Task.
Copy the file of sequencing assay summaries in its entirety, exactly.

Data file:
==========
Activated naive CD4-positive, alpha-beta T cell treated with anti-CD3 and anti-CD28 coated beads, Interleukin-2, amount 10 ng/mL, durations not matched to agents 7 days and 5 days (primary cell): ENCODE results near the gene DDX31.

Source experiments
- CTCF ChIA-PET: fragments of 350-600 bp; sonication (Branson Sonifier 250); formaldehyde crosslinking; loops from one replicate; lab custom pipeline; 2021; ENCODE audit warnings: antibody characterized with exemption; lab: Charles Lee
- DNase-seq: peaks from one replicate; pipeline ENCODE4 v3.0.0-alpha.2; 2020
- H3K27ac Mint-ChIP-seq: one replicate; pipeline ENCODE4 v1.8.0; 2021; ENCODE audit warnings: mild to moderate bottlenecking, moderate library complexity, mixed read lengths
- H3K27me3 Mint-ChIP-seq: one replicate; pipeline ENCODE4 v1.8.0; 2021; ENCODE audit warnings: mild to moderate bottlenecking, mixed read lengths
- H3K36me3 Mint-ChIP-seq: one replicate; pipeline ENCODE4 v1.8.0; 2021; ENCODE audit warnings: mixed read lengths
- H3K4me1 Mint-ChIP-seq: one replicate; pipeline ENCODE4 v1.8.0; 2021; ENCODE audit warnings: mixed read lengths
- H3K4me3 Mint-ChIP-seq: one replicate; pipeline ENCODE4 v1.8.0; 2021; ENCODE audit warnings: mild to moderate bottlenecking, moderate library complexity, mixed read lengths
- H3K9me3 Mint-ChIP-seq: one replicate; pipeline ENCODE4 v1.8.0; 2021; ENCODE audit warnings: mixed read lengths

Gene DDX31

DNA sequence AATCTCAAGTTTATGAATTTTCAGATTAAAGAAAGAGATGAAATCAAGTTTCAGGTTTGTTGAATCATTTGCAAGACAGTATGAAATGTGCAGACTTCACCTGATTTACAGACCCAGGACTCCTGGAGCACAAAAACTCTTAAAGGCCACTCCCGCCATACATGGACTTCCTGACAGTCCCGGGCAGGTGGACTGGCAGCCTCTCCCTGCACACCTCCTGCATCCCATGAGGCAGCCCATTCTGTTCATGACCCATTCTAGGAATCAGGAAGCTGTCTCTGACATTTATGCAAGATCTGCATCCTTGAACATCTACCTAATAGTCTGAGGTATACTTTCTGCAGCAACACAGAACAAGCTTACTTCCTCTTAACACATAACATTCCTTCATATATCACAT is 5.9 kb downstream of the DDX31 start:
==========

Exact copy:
Activated naive CD4-positive, alpha-beta T cell treated with anti-CD3 and anti-CD28 coated beads, Interleukin-2, amount 10 ng/mL, durations not matched to agents 7 days and 5 days (primary cell): ENCODE results near the gene DDX31.

Source experiments
- CTCF ChIA-PET: fragments of 350-600 bp; sonication (Branson Sonifier 250); formaldehyde crosslinking; loops from one replicate; lab custom pipeline; 2021; ENCODE audit warnings: antibody characterized with exemption; lab: Charles Lee
- DNase-seq: peaks from one replicate; pipeline ENCODE4 v3.0.0-alpha.2; 2020
- H3K27ac Mint-ChIP-seq: one replicate; pipeline ENCODE4 v1.8.0; 2021; ENCODE audit warnings: mild to moderate bottlenecking, moderate library complexity, mixed read lengths
- H3K27me3 Mint-ChIP-seq: one replicate; pipeline ENCODE4 v1.8.0; 2021; ENCODE audit warnings: mild to moderate bottlenecking, mixed read lengths
- H3K36me3 Mint-ChIP-seq: one replicate; pipeline ENCODE4 v1.8.0; 2021; ENCODE audit warnings: mixed read lengths
- H3K4me1 Mint-ChIP-seq: one replicate; pipeline ENCODE4 v1.8.0; 2021; ENCODE audit warnings: mixed read lengths
- H3K4me3 Mint-ChIP-seq: one replicate; pipeline ENCODE4 v1.8.0; 2021; ENCODE audit warnings: mild to moderate bottlenecking, moderate library complexity, mixed read lengths
- H3K9me3 Mint-ChIP-seq: one replicate; pipeline ENCODE4 v1.8.0; 2021; ENCODE audit warnings: mixed read lengths

Gene DDX31

DNA sequence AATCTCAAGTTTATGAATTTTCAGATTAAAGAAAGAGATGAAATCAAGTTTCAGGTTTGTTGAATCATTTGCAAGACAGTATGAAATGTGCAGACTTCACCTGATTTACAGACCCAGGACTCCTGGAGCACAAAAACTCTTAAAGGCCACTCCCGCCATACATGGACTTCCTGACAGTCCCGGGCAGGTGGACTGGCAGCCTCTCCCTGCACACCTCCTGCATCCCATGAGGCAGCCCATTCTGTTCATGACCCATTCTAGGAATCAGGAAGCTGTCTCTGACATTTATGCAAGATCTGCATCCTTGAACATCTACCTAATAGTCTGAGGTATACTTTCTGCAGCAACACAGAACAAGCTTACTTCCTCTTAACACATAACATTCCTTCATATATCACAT is 5.9 kb downstream of the DDX31 start: